Skip Walchli started Walchli farms in 1960 on just a few acres of land. He decided to grow watermelons because Hermiston is one of the best places in the world to cultivate them due to its elevation, sandy well-drained soil, and the perfect mix of hot and cool temperatures. As Curtis and I navigated the watermelon patch, I learned that the watermelons I bought at the grocery store started out as seedlings, which were all planted by hand around mid-May. The rows of melon plants are nestled underneath a strip of wheat, which grows high above the melon plants as a shield to protect them from the wind. A seeded watermelon plant is placed between every five seedless plants so that the melons may be pollinated. Like humans, watermelons get sunburns too, so a sunscreen solution is mixed and applied to the delicate fruits as they ripen beneath the blistering sun. The first harvest is in July, and two more harvests yield late-blooming melons throughout the season. At Walchli farms, every melon is hand picked, hand pitched and hand packed. And the entire family is hands-on. Skip, the founder still works on the farm. He is a no-nonsense man of very little words, but his heart is as big as the melons that grow on his fields. Curtis is married to Judy, one of Skip’s three daughters. Curtis left behind the life of a rodeo cowboy to become a watermelon farmer and jokes that it’s easier because you only work half a day: 7 A.M. to 7 P.M. You get the other 12 hours off.

I used to be annoyed that I had to peel off stickers from my fruits and vegetables. Now I look at those stickers with a new appreciation, as one of them led me on an adventure to a charming town where I was fortunate enough to meet the farmers that grew the watermelons which I eat. What’s more significant than knowing where my food came from, is knowing that I have a new friend named Curtis in Hermiston, Oregon.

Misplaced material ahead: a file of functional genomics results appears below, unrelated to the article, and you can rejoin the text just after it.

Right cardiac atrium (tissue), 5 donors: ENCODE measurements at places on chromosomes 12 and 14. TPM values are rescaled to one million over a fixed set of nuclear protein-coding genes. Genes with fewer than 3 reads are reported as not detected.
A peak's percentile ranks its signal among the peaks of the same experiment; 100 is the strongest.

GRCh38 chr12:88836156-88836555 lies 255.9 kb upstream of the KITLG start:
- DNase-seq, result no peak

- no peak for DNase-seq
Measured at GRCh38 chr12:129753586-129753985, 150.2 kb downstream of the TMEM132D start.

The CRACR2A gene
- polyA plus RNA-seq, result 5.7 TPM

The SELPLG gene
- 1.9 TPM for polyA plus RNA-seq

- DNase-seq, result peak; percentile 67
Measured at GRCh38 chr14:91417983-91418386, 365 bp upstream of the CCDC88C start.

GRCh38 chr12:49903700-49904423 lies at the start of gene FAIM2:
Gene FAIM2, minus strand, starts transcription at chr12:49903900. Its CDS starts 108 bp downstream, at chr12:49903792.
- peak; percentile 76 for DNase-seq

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I was playing with my niece on the dock when I fell and got a splinter wedged deep into my hand. When I got home, my hand was swollen and throbbing as I tried to remove the splinter, but I couldn’t get to it without cutting into my hand and causing further pain.  Instead, I cleaned it with soap, applied Neosporin and placed a Band-Aid over the cut.  For the next two weeks the area where the splinter was lodged would cause me great pain whenever it was touched, so  I continued to keep the cut clean and allowed my body time to push the splinter out by itself.


A few weeks later, as I was working at my desk, I looked down and noticed the splinter had surfaced; I could just simply lift it out. Within days, the infected area on my hand closed up and healed itself.


Tuesdays at two is the day and time I see my therapist each week.  Last Tuesday, we were talking about how I have been healing over the years from the pain and trauma of my childhood.  I then held up my hand and showed her the scar that was healing, and explained how the splinter that was lodged inside my hand for the last few weeks was like the pain and torment that was lodged inside my heart for the past 36 years. Like the wound on my hand, I helped the wound in my heart heal by removing all toxic things and people that were making the infection worse. The Band-Aid I placed over my heart was me choosing to stop echoing my father’s words that I was worthless.  I healed because I chose to take care of the wound in my heart as I did the wound on my hand.